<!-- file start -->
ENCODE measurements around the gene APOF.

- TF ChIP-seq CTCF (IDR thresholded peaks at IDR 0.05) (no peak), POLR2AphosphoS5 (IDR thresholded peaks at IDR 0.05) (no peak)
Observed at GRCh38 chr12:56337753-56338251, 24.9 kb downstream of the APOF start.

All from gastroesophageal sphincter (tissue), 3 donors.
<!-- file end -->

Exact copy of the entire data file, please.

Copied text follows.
ENCODE measurements around the gene APOF.

- TF ChIP-seq CTCF (IDR thresholded peaks at IDR 0.05) (no peak), POLR2AphosphoS5 (IDR thresholded peaks at IDR 0.05) (no peak)
Observed at GRCh38 chr12:56337753-56338251, 24.9 kb downstream of the APOF start.

All from gastroesophageal sphincter (tissue), 3 donors.